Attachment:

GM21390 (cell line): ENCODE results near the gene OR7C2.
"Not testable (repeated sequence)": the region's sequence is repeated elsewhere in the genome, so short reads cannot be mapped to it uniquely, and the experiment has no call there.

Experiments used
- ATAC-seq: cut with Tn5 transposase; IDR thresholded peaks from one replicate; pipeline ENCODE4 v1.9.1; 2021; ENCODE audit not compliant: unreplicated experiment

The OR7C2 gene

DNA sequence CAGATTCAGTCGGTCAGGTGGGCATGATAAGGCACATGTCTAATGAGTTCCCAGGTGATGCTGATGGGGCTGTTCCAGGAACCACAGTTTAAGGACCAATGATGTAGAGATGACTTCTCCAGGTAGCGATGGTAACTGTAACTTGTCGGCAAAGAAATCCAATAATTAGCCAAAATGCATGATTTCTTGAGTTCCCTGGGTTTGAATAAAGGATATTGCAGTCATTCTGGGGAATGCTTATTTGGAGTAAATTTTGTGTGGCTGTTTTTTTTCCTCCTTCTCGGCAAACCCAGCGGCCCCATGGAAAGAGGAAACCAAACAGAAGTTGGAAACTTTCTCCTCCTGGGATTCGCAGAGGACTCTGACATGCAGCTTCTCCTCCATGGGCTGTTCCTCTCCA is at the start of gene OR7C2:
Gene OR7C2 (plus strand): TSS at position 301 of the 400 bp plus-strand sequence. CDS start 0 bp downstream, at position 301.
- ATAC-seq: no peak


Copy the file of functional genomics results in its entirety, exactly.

GM21390 (cell line): ENCODE results near the gene OR7C2.
"Not testable (repeated sequence)": the region's sequence is repeated elsewhere in the genome, so short reads cannot be mapped to it uniquely, and the experiment has no call there.

Experiments used
- ATAC-seq: cut with Tn5 transposase; IDR thresholded peaks from one replicate; pipeline ENCODE4 v1.9.1; 2021; ENCODE audit not compliant: unreplicated experiment

The OR7C2 gene

DNA sequence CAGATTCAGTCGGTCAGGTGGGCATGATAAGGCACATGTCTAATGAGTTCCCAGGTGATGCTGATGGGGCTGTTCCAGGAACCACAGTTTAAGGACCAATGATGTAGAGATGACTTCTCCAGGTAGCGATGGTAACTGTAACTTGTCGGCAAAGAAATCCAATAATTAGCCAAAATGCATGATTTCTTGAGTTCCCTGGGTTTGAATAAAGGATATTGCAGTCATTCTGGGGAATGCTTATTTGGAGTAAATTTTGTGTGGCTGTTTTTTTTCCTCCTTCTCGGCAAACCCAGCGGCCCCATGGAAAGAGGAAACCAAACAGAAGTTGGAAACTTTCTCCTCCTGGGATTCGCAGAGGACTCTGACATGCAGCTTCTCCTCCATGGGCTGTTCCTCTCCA is at the start of gene OR7C2:
Gene OR7C2 (plus strand): TSS at position 301 of the 400 bp plus-strand sequence. CDS start 0 bp downstream, at position 301.
- ATAC-seq: no peak